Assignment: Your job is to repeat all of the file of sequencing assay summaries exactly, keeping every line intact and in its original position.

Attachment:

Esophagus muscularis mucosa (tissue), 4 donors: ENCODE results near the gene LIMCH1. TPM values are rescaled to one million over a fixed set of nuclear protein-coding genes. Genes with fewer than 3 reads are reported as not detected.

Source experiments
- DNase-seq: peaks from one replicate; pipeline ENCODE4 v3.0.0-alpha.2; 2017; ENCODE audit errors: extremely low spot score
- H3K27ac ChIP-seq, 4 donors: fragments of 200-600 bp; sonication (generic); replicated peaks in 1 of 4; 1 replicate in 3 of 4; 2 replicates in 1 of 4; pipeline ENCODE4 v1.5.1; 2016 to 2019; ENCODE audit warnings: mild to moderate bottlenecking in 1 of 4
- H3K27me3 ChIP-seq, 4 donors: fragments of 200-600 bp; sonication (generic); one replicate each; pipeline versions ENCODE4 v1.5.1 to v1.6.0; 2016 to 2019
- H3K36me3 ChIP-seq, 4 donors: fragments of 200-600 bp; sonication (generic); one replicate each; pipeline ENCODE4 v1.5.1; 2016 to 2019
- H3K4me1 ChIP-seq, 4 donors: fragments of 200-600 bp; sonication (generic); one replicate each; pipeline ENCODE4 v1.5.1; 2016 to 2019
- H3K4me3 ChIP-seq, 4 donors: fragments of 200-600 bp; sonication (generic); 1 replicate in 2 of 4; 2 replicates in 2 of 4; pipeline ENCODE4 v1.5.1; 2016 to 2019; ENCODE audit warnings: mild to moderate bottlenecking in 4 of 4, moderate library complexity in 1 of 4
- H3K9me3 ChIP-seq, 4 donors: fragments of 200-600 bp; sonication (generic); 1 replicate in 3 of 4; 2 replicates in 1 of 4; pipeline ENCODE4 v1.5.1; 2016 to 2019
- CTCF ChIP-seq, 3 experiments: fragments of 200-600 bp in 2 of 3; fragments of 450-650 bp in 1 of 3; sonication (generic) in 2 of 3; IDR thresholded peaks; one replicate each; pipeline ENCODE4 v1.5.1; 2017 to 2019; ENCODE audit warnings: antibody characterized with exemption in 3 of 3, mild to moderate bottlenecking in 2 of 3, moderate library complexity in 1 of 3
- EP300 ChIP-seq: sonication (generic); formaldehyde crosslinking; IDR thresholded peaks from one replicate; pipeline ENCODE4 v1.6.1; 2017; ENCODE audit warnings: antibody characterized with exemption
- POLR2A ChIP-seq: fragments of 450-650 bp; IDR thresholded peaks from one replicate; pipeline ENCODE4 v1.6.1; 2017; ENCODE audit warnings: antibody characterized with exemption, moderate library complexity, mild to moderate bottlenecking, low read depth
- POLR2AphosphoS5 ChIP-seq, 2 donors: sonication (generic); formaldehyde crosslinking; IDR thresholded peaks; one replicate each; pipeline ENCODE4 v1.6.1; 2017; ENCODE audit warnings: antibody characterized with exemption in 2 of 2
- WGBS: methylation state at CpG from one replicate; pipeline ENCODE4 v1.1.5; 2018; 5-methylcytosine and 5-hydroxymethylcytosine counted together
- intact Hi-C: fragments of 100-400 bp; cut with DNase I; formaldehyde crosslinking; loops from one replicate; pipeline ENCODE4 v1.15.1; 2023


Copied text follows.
Esophagus muscularis mucosa (tissue), 4 donors: ENCODE results near the gene LIMCH1. TPM values are rescaled to one million over a fixed set of nuclear protein-coding genes. Genes with fewer than 3 reads are reported as not detected.

Source experiments
- DNase-seq: peaks from one replicate; pipeline ENCODE4 v3.0.0-alpha.2; 2017; ENCODE audit errors: extremely low spot score
- H3K27ac ChIP-seq, 4 donors: fragments of 200-600 bp; sonication (generic); replicated peaks in 1 of 4; 1 replicate in 3 of 4; 2 replicates in 1 of 4; pipeline ENCODE4 v1.5.1; 2016 to 2019; ENCODE audit warnings: mild to moderate bottlenecking in 1 of 4
- H3K27me3 ChIP-seq, 4 donors: fragments of 200-600 bp; sonication (generic); one replicate each; pipeline versions ENCODE4 v1.5.1 to v1.6.0; 2016 to 2019
- H3K36me3 ChIP-seq, 4 donors: fragments of 200-600 bp; sonication (generic); one replicate each; pipeline ENCODE4 v1.5.1; 2016 to 2019
- H3K4me1 ChIP-seq, 4 donors: fragments of 200-600 bp; sonication (generic); one replicate each; pipeline ENCODE4 v1.5.1; 2016 to 2019
- H3K4me3 ChIP-seq, 4 donors: fragments of 200-600 bp; sonication (generic); 1 replicate in 2 of 4; 2 replicates in 2 of 4; pipeline ENCODE4 v1.5.1; 2016 to 2019; ENCODE audit warnings: mild to moderate bottlenecking in 4 of 4, moderate library complexity in 1 of 4
- H3K9me3 ChIP-seq, 4 donors: fragments of 200-600 bp; sonication (generic); 1 replicate in 3 of 4; 2 replicates in 1 of 4; pipeline ENCODE4 v1.5.1; 2016 to 2019
- CTCF ChIP-seq, 3 experiments: fragments of 200-600 bp in 2 of 3; fragments of 450-650 bp in 1 of 3; sonication (generic) in 2 of 3; IDR thresholded peaks; one replicate each; pipeline ENCODE4 v1.5.1; 2017 to 2019; ENCODE audit warnings: antibody characterized with exemption in 3 of 3, mild to moderate bottlenecking in 2 of 3, moderate library complexity in 1 of 3
- EP300 ChIP-seq: sonication (generic); formaldehyde crosslinking; IDR thresholded peaks from one replicate; pipeline ENCODE4 v1.6.1; 2017; ENCODE audit warnings: antibody characterized with exemption
- POLR2A ChIP-seq: fragments of 450-650 bp; IDR thresholded peaks from one replicate; pipeline ENCODE4 v1.6.1; 2017; ENCODE audit warnings: antibody characterized with exemption, moderate library complexity, mild to moderate bottlenecking, low read depth
- POLR2AphosphoS5 ChIP-seq, 2 donors: sonication (generic); formaldehyde crosslinking; IDR thresholded peaks; one replicate each; pipeline ENCODE4 v1.6.1; 2017; ENCODE audit warnings: antibody characterized with exemption in 2 of 2
- WGBS: methylation state at CpG from one replicate; pipeline ENCODE4 v1.1.5; 2018; 5-methylcytosine and 5-hydroxymethylcytosine counted together
- intact Hi-C: fragments of 100-400 bp; cut with DNase I; formaldehyde crosslinking; loops from one replicate; pipeline ENCODE4 v1.15.1; 2023